Mechanisms for regulating deubiquitinating enzymes

Authors

  • Cynthia Wolberger

    Corresponding author
    1. Department of Biophysics and Biophysical Chemistry and the Howard Hughes Medical Institute, Johns Hopkins University School of Medicine, Baltimore, Maryland
    • Correspondence to: Cynthia Wolberger, Department of Biophysics and Biophysical Chemistry and the Howard Hughes Medical Institute, Johns Hopkins University School of Medicine, 725 N. Wolfe St., Baltimore, MD 21205. E-mail: cwolberg@jhmi.edu

    Search for more papers by this author

  • Cynthia Wolberger is the co-recipient of the Protein Society 2013 Dorothy Crowfoot Hodgkin Award.

Abstract

Ubiquitination is a reversible post-translational modification that plays a dynamic role in regulating most eukaryotic processes. Deubiquitinating enzymes (DUBs), which hydrolyze the isopeptide or peptide linkages joining ubiquitin to substrate lysines or N-termini, therefore play a key role in ubiquitin signaling. Cells employ multiple mechanisms to regulate DUB activity and thus ensure the appropriate biological response. Recent structural studies have shed light on several different mechanisms by which DUB activity and specificity is regulated.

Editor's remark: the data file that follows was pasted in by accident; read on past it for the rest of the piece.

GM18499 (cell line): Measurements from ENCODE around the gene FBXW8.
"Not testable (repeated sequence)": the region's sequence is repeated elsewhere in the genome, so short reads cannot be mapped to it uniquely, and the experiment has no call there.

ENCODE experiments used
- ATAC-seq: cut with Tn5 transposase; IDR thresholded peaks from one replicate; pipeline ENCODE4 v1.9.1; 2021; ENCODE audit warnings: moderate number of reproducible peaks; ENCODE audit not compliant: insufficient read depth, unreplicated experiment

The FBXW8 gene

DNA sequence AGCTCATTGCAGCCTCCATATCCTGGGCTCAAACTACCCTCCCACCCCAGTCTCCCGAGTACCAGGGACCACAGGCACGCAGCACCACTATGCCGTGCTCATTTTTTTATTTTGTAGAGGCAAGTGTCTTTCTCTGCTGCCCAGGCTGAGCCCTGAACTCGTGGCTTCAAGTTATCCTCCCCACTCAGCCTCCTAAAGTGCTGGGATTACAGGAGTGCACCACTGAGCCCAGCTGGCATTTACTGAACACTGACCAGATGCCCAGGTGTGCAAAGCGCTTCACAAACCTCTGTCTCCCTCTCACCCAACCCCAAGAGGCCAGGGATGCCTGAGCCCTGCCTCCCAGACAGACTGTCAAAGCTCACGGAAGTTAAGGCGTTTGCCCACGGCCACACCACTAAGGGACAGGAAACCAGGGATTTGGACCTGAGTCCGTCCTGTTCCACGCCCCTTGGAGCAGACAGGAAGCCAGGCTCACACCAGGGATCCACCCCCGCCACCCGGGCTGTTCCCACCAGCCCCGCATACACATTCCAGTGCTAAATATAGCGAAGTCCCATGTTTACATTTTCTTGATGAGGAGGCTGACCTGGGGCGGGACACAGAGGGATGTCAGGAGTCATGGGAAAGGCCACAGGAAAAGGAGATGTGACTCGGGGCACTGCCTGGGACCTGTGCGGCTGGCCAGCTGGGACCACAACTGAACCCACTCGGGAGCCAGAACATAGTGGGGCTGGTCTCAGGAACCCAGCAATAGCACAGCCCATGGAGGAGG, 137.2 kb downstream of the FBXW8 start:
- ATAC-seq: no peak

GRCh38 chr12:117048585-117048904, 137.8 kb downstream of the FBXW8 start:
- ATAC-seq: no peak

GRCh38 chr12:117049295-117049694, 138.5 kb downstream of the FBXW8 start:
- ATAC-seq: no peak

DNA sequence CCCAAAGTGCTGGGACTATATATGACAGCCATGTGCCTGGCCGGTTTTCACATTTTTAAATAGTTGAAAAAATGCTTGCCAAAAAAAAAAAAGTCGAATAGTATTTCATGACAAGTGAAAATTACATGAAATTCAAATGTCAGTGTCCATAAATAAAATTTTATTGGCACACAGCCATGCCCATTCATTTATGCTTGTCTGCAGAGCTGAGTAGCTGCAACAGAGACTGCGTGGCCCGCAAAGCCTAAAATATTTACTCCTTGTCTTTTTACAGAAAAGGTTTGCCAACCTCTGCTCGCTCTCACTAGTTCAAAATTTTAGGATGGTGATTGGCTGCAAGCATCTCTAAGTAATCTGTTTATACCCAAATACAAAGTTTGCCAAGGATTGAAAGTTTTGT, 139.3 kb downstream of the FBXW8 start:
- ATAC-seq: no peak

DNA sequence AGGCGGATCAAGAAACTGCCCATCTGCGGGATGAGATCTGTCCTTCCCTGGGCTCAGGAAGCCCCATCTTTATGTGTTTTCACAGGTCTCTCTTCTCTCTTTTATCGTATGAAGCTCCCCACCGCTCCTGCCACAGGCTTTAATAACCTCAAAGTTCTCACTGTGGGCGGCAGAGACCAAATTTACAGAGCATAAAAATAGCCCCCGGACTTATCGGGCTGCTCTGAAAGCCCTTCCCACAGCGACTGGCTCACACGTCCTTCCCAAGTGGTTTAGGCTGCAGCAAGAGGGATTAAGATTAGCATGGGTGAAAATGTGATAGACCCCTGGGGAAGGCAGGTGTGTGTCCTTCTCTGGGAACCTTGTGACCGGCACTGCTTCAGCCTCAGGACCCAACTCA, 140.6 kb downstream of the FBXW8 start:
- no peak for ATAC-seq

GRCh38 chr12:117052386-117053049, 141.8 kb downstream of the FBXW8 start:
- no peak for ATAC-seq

Ancillary